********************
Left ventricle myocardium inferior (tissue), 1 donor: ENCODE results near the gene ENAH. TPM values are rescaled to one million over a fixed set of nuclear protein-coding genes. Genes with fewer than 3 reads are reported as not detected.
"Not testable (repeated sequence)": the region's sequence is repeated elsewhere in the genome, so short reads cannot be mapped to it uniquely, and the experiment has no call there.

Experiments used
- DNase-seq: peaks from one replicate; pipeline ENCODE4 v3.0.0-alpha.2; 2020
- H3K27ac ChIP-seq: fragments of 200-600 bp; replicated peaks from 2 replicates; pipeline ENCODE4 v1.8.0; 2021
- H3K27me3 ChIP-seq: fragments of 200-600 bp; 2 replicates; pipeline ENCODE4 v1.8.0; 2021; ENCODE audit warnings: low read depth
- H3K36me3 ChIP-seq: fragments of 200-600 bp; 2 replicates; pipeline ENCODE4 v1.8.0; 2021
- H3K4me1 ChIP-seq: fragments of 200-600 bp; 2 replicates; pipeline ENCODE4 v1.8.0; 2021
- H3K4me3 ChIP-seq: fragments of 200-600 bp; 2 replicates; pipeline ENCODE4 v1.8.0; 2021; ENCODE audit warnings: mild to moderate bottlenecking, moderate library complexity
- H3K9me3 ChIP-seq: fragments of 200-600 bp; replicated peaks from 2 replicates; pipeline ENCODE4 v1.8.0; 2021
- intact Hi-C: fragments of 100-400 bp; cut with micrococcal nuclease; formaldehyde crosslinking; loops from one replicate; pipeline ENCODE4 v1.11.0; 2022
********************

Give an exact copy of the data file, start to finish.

Left ventricle myocardium inferior (tissue), 1 donor: ENCODE results near the gene ENAH. TPM values are rescaled to one million over a fixed set of nuclear protein-coding genes. Genes with fewer than 3 reads are reported as not detected.
"Not testable (repeated sequence)": the region's sequence is repeated elsewhere in the genome, so short reads cannot be mapped to it uniquely, and the experiment has no call there.

Experiments used
- DNase-seq: peaks from one replicate; pipeline ENCODE4 v3.0.0-alpha.2; 2020
- H3K27ac ChIP-seq: fragments of 200-600 bp; replicated peaks from 2 replicates; pipeline ENCODE4 v1.8.0; 2021
- H3K27me3 ChIP-seq: fragments of 200-600 bp; 2 replicates; pipeline ENCODE4 v1.8.0; 2021; ENCODE audit warnings: low read depth
- H3K36me3 ChIP-seq: fragments of 200-600 bp; 2 replicates; pipeline ENCODE4 v1.8.0; 2021
- H3K4me1 ChIP-seq: fragments of 200-600 bp; 2 replicates; pipeline ENCODE4 v1.8.0; 2021
- H3K4me3 ChIP-seq: fragments of 200-600 bp; 2 replicates; pipeline ENCODE4 v1.8.0; 2021; ENCODE audit warnings: mild to moderate bottlenecking, moderate library complexity
- H3K9me3 ChIP-seq: fragments of 200-600 bp; replicated peaks from 2 replicates; pipeline ENCODE4 v1.8.0; 2021
- intact Hi-C: fragments of 100-400 bp; cut with micrococcal nuclease; formaldehyde crosslinking; loops from one replicate; pipeline ENCODE4 v1.11.0; 2022